One step forward, one step back on deferral of PBS listings
Medicines Australia has been informed by the Federal Government that the moratorium on Cabinet deferrals of the listing of some new medicines on the Pharmaceutical Benefits Scheme has been extended to June 2014.
Medicines Australia chief executive Dr Brendan Shaw said while the extension of the moratorium was positive, it did not provide a lasting solution to a policy issue that has been criticised by consumer groups across Australia as well as industry, doctors, academics and the media.
“This move represents a step forward, but it’s disappointing that the Government hasn’t taken the opportunity to put this issue to bed,” Dr Shaw said.
“Questions still remain. There is still no commitment from the Government to abandon deferring medicines for PBS listing deemed cost-effective by an expert evaluation committee.
“This moratorium applies only to medicines that will cost the PBS less than $10 million a year. Uncertainty remains for the listing of other medicines on to the PBS.
“Australia is a country that can afford medicines for sick people and should be giving timely access to medicines a very high priority. Deferrals mean patients are denied access to the medicines they need. The policy also creates uncertainty for industry and makes it harder for companies to bring new medicines to Australia, medicines that in many cases are already available and subsidised in other advanced economies.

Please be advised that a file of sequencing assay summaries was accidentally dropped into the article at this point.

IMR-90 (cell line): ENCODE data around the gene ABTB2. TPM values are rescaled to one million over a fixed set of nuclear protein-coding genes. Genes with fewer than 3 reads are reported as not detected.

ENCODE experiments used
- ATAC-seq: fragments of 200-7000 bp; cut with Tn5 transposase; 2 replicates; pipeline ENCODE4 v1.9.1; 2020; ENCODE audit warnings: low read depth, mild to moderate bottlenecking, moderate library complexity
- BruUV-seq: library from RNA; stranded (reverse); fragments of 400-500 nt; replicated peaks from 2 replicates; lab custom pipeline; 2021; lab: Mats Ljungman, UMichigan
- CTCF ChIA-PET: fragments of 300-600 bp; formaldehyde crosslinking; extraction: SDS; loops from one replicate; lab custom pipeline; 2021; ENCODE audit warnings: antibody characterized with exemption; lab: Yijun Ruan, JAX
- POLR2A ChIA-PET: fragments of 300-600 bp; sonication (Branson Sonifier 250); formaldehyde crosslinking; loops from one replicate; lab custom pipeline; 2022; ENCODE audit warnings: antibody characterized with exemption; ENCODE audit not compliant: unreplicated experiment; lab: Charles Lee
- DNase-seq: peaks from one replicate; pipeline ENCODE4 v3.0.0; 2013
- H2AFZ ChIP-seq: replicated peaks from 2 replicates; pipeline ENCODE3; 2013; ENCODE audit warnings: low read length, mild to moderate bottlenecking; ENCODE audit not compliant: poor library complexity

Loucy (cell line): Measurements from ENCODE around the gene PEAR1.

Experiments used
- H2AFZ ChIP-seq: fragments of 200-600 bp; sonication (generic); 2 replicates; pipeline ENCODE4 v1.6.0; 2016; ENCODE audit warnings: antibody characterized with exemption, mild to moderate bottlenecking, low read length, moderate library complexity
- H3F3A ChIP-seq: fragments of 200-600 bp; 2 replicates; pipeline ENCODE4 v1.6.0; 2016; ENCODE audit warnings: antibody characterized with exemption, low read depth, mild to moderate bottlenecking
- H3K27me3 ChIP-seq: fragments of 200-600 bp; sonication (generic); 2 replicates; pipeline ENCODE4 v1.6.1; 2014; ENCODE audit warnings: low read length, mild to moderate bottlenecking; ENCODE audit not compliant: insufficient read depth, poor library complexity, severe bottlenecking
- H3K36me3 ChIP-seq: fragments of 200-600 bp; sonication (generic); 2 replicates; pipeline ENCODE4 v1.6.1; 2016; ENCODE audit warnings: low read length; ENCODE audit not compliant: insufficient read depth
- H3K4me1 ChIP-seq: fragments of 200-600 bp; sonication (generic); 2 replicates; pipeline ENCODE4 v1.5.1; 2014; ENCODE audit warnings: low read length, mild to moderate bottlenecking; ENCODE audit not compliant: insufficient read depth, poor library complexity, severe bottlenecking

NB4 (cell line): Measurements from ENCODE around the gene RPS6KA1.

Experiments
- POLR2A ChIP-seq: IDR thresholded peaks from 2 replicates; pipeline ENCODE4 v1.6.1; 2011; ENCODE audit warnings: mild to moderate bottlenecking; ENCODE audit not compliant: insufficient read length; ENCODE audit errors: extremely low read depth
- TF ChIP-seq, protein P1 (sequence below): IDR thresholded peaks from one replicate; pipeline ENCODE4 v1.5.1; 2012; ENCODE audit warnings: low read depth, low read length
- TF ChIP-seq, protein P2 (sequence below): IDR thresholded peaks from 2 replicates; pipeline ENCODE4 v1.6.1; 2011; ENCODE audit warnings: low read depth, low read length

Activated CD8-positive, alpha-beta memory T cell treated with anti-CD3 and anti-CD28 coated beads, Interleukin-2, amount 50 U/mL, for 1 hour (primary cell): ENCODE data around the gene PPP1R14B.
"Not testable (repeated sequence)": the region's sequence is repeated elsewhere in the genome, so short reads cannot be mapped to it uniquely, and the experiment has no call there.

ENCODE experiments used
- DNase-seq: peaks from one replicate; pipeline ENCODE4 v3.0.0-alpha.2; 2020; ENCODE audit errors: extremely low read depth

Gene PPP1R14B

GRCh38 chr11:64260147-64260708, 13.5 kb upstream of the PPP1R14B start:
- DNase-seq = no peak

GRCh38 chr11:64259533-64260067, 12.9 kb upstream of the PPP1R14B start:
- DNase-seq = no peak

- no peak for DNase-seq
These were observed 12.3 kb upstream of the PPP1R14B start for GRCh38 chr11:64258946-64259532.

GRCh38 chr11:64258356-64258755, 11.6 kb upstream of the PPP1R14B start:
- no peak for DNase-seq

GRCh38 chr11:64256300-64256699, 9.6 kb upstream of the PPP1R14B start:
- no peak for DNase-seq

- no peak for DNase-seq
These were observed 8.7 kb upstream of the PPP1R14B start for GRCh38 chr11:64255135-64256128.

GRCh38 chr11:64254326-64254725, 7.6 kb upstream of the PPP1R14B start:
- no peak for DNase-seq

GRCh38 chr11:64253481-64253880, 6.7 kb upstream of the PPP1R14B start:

“The MoU between Medicines Australia and the Government will deliver $1.9 billion in PBS savings. While we are prepared to continue dialogue with Government ahead of the 2013-14 Federal Budget, we expect the Government to keep its commitment under the MoU.
“The industry has always been ready to talk about a sustainable plan for the PBS, but it needs to be done with a long term perspective.
“We also welcome the support of the Australian Greens and the Coalition, who have committed to reverse the deferrals policy and return to the process of accepting the expert advice of the PBAC.
“It is a system that has served Australian patients well for many years.”
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